Another object of this invention is to teach the structure of a preferred embodiment of the inventive contact printer, and variations of said embodiment.
Still another object is to provide apparatus for transmitting image information to a light-sensitive recording medium, such as photoresist, for storing, displaying, and duplicating said image information on 9-inch by 9-inch data frames, or in a 9-inch continuous web data format.
These objects, as well as other related and equally important objects, of this invention will become readily apparent after a consideration of the description of our invention, coupled with reference to the Figures of the drawings.
FIGS. 1-3 depict, in longitudinal cross section and in simplified schematic form, a light-sensitive recording medium during a first exposure, and during a second exposure, and after development;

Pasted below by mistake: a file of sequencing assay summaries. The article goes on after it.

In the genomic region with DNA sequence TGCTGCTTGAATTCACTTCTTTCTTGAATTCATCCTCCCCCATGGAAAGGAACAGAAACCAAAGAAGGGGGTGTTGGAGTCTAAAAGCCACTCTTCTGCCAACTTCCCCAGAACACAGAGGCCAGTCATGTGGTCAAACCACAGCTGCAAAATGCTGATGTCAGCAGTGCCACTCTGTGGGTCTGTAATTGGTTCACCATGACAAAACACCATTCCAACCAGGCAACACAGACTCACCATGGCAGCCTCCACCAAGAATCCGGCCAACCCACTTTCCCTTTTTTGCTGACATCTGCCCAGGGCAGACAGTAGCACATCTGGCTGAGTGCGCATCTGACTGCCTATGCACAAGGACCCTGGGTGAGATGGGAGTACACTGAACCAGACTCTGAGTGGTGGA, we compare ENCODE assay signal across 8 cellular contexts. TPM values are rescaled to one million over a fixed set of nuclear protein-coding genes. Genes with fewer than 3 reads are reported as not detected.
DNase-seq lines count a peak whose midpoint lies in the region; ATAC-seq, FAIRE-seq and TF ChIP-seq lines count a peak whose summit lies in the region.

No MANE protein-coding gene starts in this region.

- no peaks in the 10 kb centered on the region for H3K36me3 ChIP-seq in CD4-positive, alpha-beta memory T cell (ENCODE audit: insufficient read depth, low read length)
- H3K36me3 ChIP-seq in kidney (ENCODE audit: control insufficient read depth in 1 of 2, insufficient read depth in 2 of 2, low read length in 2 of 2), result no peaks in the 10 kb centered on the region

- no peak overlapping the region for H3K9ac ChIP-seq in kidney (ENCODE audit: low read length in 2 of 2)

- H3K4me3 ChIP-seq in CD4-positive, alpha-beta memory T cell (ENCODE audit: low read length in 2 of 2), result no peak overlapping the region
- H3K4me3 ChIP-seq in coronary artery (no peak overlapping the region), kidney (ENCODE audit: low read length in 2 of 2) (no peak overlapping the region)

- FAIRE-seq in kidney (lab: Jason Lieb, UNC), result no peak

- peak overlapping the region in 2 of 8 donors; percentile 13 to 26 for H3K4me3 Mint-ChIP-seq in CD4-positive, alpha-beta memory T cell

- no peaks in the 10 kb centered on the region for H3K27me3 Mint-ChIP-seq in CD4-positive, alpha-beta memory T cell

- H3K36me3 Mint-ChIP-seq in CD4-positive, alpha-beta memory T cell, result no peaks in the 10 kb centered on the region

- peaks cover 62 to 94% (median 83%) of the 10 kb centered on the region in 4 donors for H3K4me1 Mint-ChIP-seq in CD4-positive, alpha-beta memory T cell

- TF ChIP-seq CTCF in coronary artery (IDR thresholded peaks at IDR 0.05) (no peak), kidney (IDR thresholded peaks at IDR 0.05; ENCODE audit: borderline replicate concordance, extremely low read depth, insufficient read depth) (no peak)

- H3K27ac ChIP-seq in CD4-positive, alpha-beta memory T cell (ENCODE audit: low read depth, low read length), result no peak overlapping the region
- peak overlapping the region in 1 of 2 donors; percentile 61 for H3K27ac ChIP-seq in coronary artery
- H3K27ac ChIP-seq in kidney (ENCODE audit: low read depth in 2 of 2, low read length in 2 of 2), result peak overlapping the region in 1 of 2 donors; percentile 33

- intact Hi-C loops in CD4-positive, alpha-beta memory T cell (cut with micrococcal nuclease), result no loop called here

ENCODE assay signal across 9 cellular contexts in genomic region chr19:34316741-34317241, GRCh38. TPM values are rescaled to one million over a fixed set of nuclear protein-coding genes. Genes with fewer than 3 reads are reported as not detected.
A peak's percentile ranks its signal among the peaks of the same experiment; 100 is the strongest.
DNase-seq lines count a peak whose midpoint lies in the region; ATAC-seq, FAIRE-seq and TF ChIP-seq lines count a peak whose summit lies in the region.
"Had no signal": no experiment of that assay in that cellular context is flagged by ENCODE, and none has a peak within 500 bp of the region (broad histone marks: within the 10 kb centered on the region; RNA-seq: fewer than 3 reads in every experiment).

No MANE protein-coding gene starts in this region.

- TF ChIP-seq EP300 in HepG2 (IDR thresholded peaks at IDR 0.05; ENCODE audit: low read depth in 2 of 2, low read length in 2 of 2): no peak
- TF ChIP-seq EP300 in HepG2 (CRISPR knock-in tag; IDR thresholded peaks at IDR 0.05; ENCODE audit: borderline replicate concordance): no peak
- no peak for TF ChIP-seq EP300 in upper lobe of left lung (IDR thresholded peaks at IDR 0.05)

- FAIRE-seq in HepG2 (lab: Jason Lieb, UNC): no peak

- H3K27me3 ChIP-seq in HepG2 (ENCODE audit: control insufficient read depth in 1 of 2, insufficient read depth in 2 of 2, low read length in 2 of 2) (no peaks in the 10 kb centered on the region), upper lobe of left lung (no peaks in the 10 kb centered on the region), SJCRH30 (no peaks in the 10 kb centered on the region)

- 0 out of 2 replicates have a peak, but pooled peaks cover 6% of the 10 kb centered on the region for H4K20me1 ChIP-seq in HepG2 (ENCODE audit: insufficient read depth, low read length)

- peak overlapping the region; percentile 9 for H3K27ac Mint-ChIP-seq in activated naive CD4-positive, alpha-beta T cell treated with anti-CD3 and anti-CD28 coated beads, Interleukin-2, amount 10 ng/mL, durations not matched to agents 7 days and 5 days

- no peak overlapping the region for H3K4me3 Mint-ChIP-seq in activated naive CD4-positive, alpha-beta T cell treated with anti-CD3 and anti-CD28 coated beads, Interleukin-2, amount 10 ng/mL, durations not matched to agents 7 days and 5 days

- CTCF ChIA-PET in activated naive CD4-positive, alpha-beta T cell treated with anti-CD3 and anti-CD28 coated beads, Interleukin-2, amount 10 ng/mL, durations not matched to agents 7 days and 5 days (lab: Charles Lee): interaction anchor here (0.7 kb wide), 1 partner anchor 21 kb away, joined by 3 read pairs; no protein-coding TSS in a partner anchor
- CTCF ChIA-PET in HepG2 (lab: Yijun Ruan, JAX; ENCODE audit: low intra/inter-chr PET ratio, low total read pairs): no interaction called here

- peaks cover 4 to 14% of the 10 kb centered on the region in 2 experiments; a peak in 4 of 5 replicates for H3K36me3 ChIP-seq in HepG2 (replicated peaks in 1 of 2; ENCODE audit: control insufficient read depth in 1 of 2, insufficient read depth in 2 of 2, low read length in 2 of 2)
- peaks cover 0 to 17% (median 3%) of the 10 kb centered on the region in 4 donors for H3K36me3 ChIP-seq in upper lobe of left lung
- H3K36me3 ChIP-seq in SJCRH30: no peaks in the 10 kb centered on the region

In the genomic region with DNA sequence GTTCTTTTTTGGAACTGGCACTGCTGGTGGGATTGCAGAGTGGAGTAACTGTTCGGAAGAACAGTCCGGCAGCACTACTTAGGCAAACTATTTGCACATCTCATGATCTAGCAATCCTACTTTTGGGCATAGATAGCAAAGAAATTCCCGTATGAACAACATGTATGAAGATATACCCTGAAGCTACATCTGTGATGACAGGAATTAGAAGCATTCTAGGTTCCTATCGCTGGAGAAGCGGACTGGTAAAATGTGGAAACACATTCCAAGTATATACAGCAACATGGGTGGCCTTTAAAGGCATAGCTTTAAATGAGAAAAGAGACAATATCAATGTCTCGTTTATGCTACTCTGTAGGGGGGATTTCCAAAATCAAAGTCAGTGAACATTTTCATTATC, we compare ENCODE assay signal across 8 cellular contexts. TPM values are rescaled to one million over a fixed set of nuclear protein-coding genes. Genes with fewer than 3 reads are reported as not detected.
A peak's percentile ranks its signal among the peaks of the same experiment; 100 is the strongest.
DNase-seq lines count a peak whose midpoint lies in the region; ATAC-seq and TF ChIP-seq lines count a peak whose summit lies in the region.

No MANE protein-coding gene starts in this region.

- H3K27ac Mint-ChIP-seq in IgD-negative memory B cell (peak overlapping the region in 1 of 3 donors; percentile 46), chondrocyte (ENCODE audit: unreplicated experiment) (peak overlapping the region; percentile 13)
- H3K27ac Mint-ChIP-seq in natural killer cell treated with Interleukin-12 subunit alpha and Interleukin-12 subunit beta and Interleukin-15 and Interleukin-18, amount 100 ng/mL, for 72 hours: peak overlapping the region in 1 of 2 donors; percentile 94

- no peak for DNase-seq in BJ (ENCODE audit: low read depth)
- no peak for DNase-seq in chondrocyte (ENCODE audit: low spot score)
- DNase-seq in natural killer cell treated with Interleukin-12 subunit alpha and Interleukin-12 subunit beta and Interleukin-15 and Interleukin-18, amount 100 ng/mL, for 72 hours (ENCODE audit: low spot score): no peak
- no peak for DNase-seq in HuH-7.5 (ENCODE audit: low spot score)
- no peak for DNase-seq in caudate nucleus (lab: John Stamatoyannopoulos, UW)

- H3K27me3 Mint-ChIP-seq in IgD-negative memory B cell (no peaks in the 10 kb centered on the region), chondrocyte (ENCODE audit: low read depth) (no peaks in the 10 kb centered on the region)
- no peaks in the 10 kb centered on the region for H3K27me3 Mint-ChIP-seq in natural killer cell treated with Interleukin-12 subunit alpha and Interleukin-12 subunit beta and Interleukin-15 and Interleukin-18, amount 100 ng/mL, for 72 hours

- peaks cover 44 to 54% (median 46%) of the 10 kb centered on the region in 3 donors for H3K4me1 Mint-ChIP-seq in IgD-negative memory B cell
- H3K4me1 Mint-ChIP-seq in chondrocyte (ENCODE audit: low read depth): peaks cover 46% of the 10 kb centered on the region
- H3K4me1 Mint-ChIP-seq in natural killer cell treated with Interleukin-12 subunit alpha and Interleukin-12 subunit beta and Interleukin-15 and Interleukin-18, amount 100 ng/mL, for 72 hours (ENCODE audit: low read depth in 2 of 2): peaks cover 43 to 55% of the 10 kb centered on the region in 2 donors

FIG. 4 is a side elevation view, in simplified schematic form, of a preferred embodiment of the inventive holograph high resolution contact printer in its most basic and generic form;
FIG. 5 is a side elevation view, also in simplified schematic form, of a variation of a major component of the preferred embodiment shown in FIG. 4; and
FIG. 6 is a side elevation view, also in simplified schematic form, in cross section and partially fragmented, of another variation of the preferred embodiment shown in FIG. 4, as adapted for use in a vertical position.
As used herein, the term "light" is not intended to mean radiation limited to that which is in the visible spectrum, i.e., visible light.
Additionally, the phrases "optically aligned," "in optical alignment," or the like, are intended to mean that the optical or other components referred to are in line with each other in the sense that they are in the path of the beam of light, or portion thereof, which is being emitted, reflected, refracted, diffracted, diffused, transmitted, or the like. Stated another way, the components referred to may be, but need not be, in geometric alignment.